I remember distinctly the first time I attended my first ever College Corporation meeting as a student governor back in 2006. After a day of A levels, I’d change in to my new suit, replace my textbooks with equally heavy meeting papers and enter past the “no food or drinks past this point” sign on the classroom door for pre-meeting drinks and nibbles.

It was one of the most daunting events I have ever experienced. At the time there was very little training available, the other governors didn’t really know what to say to me andthe meeting papers I had brought with me might as well have been in a foreign language. To top it all, I was by myself.

Huge benefits were to be reaped from having two student governors; some places even have three.”

Luckily a year later the law changed. The Further Education and Training Act 2007 placed in statute a duty for FE corporations and the Learning and Skills Councils to consult with learners on decisions likely to affect them. Later this would result in things like Learner Involvement Strategies but what I was most interested in at that point, was that on 17th December 2007, a revised version of the Instrument and Articles of Government for FE and Sixth Form was released which meant that there would now be two student governors.

Huge benefits were to be reaped from having two student governors; some places even have three. This was a huge step forward, and the result of years of a textbook campaigning spearheaded by the National Union of Students.

Last week the NUS, along with UCU and UNISON, raised their outrage at last minute amendment tabled by Parliamentary Under-Secretary of State Lord Hill, Michael Gove’s representative in the House of Lords, which would effectively allow corporations to modify or replace their own Instrument and Articles, effectively repealing the duty to comply with having two student members on the corporation.

No one will be shocked to learn that my view is that student governors must stay and that the legal right of learners have access to membership of the very top levels of governance at their institution has to be protected. We should be proud of the fact, that when our mission statements have lines like, “putting learners first” we nail our colours to the mast and without shame give learners an equal vote around the table on the big strategic decisions and hold their senior managers to account.

Here are some arguments which I imagine will arise as this debate develops and why I think they are all wrong.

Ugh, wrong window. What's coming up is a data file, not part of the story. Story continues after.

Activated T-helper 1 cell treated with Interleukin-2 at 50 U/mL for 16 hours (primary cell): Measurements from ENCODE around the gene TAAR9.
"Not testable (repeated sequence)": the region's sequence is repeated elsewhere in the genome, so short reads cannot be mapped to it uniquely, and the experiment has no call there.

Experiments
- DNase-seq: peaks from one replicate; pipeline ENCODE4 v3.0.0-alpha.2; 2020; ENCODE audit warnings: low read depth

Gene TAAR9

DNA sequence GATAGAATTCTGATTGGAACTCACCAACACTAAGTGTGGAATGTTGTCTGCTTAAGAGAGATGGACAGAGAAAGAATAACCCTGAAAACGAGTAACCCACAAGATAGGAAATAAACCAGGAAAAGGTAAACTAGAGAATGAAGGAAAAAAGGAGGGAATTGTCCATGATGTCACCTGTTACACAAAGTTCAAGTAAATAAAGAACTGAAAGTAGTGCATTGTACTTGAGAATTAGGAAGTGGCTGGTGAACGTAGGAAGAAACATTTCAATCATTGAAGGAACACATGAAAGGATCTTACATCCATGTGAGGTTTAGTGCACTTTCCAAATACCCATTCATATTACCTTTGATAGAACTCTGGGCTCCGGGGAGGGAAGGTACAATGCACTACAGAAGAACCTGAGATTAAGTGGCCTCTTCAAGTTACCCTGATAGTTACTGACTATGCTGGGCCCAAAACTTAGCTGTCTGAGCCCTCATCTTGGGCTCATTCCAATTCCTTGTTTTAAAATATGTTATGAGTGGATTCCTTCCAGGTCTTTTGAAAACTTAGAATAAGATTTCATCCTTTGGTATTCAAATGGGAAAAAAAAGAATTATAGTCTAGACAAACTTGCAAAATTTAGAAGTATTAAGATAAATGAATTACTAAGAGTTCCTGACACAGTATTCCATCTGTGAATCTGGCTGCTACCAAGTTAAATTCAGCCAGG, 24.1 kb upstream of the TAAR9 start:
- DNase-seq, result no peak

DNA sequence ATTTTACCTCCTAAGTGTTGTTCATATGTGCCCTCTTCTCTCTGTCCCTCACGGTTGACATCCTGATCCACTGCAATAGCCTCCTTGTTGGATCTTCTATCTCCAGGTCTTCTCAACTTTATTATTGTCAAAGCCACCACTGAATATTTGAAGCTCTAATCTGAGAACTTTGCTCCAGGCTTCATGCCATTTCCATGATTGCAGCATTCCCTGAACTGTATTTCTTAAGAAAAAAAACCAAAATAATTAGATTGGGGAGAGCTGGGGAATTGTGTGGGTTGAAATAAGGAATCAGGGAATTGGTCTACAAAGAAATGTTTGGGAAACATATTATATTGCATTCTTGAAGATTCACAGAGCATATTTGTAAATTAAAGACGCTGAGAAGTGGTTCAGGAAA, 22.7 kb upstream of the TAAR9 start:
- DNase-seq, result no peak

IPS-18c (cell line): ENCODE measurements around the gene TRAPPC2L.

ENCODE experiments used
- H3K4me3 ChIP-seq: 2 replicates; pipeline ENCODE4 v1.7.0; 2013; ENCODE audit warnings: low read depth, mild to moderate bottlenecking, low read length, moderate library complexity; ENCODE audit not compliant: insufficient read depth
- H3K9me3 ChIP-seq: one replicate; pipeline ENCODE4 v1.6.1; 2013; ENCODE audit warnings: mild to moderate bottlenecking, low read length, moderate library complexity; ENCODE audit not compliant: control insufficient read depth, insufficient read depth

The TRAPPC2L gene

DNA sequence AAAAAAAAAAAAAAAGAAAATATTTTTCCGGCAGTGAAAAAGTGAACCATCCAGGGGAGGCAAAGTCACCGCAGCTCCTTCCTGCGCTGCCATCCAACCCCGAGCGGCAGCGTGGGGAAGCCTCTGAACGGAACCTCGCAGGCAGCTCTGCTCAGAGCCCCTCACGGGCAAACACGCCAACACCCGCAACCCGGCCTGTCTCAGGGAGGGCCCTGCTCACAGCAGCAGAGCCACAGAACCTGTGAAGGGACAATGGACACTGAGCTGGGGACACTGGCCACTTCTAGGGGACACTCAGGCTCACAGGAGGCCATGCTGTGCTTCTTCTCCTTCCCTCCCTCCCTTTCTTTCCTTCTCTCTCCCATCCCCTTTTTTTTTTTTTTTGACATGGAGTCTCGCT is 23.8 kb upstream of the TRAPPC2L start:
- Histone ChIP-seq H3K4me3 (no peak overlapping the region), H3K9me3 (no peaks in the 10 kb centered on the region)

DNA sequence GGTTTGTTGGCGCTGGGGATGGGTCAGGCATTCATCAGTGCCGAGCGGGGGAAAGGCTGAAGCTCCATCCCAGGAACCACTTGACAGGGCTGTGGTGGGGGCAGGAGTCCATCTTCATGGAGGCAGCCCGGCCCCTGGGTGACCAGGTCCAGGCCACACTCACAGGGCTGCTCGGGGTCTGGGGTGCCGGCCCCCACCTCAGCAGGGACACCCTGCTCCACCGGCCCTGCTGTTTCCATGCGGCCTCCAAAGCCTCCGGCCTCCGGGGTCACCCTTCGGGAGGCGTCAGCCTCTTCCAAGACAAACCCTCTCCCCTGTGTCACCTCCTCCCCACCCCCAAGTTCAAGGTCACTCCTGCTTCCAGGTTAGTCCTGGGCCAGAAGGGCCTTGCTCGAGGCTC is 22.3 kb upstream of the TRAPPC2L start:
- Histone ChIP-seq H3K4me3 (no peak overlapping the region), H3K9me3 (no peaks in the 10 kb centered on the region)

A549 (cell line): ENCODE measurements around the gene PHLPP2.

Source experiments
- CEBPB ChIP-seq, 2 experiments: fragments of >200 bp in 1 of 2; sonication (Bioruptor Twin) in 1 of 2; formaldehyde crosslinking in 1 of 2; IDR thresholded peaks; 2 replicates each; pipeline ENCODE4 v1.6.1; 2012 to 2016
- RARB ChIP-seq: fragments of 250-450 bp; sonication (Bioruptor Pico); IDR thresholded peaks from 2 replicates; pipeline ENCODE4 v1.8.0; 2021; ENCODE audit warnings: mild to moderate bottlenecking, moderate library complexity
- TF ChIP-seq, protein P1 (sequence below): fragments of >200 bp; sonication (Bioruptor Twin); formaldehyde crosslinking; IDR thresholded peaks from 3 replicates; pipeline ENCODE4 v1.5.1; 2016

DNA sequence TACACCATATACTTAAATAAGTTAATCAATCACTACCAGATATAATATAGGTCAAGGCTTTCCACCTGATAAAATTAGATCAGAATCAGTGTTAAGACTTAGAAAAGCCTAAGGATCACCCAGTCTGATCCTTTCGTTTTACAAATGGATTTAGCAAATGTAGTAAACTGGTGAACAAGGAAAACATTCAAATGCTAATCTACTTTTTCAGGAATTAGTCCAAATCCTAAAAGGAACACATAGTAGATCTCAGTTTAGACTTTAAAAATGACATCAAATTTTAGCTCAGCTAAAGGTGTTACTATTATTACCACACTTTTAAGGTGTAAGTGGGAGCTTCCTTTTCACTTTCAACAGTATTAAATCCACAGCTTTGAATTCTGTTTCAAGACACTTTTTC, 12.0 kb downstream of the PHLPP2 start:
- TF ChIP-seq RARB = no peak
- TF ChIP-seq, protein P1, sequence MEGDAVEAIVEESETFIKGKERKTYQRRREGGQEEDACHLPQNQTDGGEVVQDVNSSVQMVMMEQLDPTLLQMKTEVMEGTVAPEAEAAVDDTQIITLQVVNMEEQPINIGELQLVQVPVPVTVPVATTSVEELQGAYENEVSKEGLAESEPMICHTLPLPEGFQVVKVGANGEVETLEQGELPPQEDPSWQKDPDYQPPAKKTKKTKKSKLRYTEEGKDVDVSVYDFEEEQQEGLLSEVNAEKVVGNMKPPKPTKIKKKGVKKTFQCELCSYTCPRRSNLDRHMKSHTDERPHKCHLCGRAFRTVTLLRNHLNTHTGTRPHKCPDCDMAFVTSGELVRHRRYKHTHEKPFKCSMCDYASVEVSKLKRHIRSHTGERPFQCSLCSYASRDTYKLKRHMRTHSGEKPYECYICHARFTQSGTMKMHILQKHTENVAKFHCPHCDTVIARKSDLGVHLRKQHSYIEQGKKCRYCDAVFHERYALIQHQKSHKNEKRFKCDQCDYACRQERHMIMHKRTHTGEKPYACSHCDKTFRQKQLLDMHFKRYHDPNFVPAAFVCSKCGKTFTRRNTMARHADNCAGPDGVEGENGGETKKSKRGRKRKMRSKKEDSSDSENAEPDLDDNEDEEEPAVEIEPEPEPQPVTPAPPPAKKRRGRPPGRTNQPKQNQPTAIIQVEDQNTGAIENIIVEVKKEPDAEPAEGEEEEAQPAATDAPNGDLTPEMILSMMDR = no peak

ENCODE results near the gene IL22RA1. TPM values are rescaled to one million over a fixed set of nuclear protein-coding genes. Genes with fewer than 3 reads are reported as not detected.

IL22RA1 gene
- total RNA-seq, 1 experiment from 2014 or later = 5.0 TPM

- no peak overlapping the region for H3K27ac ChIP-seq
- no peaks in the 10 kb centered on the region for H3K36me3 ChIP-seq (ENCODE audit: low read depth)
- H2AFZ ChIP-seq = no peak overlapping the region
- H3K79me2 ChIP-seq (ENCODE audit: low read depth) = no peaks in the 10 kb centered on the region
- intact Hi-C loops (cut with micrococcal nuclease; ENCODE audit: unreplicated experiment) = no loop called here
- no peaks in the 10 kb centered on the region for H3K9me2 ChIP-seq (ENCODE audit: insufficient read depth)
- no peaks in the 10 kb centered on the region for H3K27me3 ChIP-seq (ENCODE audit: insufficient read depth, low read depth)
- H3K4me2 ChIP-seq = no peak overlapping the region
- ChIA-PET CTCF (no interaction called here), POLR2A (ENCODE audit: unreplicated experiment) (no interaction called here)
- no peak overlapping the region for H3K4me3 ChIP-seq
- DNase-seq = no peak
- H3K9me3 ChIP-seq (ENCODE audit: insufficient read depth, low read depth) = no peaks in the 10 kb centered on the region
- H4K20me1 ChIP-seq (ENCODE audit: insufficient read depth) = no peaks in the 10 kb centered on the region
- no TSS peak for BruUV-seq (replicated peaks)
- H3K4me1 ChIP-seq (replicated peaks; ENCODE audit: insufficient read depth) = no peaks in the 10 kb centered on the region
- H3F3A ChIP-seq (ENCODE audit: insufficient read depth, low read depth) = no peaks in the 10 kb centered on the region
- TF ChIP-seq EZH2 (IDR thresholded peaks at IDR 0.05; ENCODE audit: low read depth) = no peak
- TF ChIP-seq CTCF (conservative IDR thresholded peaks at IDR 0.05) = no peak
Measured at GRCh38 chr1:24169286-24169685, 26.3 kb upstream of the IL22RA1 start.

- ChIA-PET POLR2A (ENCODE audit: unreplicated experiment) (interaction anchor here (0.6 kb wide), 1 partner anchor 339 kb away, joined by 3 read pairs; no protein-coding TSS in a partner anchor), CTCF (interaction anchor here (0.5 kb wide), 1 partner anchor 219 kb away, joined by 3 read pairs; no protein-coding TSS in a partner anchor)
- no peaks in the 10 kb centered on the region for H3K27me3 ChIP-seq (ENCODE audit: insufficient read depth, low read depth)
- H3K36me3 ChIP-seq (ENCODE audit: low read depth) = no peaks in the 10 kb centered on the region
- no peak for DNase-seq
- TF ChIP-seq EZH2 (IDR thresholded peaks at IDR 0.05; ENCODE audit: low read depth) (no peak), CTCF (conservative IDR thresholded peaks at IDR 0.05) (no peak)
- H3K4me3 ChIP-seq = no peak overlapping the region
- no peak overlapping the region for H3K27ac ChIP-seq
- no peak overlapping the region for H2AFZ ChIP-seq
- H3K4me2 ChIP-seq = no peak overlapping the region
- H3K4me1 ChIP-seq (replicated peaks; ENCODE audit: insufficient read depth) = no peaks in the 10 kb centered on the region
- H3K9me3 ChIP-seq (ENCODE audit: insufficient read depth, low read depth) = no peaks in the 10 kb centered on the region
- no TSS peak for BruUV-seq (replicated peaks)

Arguement 1: The legislation has done its job. This doesn’t need to be law any more.

There is no evidence that we even have full compliance of this legislation four years on, let alone to suggest that the job’s done. And since when was law used to overcome short term problems, only then to be repealed later on when a Minister says so?

Aside from the fact that there’s no ‘job done’ evidence, a duty to consult with learners is a powerful signal as to the nature and ethos of further education.

Arguement 2: You don’t need student members on the board; we have better ways to consult with our learners.

My view is that no Governing Body is legitimate unless the user group whom they serve are properly represented; and if we’re being honest, if we’re talking about properly represented; the debate should be on increasing the number of Student Governors. It’s a matter of volume. How many local employers are represented, compare that with how many learners you have – then consider the diversity of programmes within that group – then tell me even two is enough.

Arguement 3: Student Governors are just not effective.

Which is an excuse to give up? In years gone by training and development opportunities for Student Governors has been weak – but new schemes such as the Student Governor Support Programme by NUS is proving incredibly effective.

Arguement 4: We’ll form some kind of sub-committee.

Some places already have some kind of ‘Student Affairs Sub Committee’ of the Corporation. This is a great addition, but , as I said at the beginning, the point is about having a vote at the same table as the rest of the Governors.

We continue to see deregulation as an all or nothing issue. But out of all of the different categories of membership within FE Governance, it is the student positions that are always vulnerable which is why they have to stay in statute. I am not immediately against those who may well be campaigning for greater freedoms; so long as they do so without abdicating their responsibilities to their learners.

Shane Chowen was VP for FE at the NUS and is currently an FE consultant tweeting as @shanechowen

Update: FE Week has approached the Association of Colleges (AoC) and asked whether they support the policy change.

Martin Doel, Chief Executive of AoC, said, “AoC has argued consistently for greater freedoms for colleges so they can provide an even more effective service to the students, communities and businesses they support.  Even if there is not a statutory requirement, we believe that it would continue to be good practice if college Boards were to benefit from the contribution of student and staff governors.”

A spokesperson from the AoC refused to clarify whether this meant they supported the ammendment.